As linked to i have written at length about the idea of verifiability in OpenStreetMap. I don’t really feel like explaining the fundamentals again here.

Everyone is free to map stuff the way shown. What i try to do here is give readers a bit of an idea why this is a bad idea and a bad development for the project. Not everyone will understand that - as said irony is a tricky thing. And some people just want to paint labels in the map (which i perfectly understand).

Comment from kocio on 11 January 2019 at 11:23

OK, you criticized my take on 2, but did not answer 1, which is more interesting for me. I do not understand your position on that.

Comment from imagico on 11 January 2019 at 11:57

I have not expressed any position on name tagging here. I have no issue with the verifiability of the name Baffin Bay.

Comment from kocio on 11 January 2019 at 12:02

That’s exactly why I ask you. How do you verify “Baffin Bay” name, for a start, if not using 3rd party sources you are so much against it?

Comment from imagico on 11 January 2019 at 12:30

I am not a local of the area nor have i ever visited it so i have no way to reliably verify the name from here.

I would suggest not to concentrate on name tag verifiability. Completely different topic which has nothing to do with the subject of this diary entry. If you want to reject verifiability as a concept because you have no way to verify names at the distance i have no issue with that.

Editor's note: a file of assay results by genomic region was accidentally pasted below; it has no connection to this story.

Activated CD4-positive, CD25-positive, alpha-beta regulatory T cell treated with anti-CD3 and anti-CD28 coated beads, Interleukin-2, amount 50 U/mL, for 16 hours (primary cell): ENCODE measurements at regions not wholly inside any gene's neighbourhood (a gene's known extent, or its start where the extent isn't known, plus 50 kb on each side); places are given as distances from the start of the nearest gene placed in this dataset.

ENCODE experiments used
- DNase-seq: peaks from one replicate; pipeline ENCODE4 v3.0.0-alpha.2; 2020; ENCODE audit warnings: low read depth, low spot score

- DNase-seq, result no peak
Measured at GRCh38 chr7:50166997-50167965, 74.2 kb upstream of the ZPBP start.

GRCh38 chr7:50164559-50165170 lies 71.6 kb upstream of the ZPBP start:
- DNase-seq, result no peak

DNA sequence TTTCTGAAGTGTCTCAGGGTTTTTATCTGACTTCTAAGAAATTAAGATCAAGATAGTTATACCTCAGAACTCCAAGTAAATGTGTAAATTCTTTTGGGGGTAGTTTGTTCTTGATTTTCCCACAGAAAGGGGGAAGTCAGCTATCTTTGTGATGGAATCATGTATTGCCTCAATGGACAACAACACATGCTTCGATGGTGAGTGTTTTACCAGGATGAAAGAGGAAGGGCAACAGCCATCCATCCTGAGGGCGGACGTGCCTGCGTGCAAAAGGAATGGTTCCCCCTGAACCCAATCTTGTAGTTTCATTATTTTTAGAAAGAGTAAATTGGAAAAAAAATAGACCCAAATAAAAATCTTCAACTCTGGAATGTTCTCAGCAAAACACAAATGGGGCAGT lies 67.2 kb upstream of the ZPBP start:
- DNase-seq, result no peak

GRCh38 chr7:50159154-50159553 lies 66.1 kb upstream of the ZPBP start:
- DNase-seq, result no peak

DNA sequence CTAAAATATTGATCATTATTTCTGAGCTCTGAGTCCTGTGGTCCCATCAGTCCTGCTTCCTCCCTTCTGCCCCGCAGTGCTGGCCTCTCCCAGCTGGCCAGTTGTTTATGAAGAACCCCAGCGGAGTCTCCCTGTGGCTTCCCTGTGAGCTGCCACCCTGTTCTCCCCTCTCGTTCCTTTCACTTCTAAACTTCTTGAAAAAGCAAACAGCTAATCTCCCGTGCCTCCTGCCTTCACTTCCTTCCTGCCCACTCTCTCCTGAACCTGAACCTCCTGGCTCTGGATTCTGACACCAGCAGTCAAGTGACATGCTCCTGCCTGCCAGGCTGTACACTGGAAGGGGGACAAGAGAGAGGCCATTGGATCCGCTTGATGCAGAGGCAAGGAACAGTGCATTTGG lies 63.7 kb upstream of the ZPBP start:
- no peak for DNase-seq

Comment from kocio on 11 January 2019 at 13:56

So, if a local will draw a geometry, you will accept it?

Comment from Claudius Henrichs on 21 January 2019 at 12:37

I think what Christoph is aiming at is the the lack of verifiability of large natural geographical objects, particulalry in a maritime context, but also named objects of topograhical relief. Particularly how do you verify the outer boundary of a OSM polygon for a: * maritime bay * maritime strait * valley * ridgeline * mountain range * peninsula * cape * cliff * mountain (not it’s highest point, but the geographical feature all the way down to its feet) It’s pretty clear that humans generally have a consensus on where roughly a geographical feature is located by pointing at some central point or area. But how do you translate that fuzziness of a centroid label into exact outlines as required for representation as an area object?

Comment from kocio on 21 January 2019 at 13:02

It’s not that easy.

The other day Christoph asked about how one verify location of a (bay) node told that it’s a middle of that bay. Which suggests me that he believes it’s possible to estimate the shape, since otherwise it would be not possible to calculate the middle. So node position is less verifiable for me, since not only you have to know the shape, but also choose some centroid method, which can give different results on non-trivial shapes.

But if you believe the local can say the name, why shouldn’t we believe she knows the area, only the node? (there are different problems to say who could be “local” in remote places, but that’s not the core).

It’s pretty clear that humans generally have a consensus

But which humans? If not locals, then 3rd party sources for verifying are OK - which Christoph does not like to accept.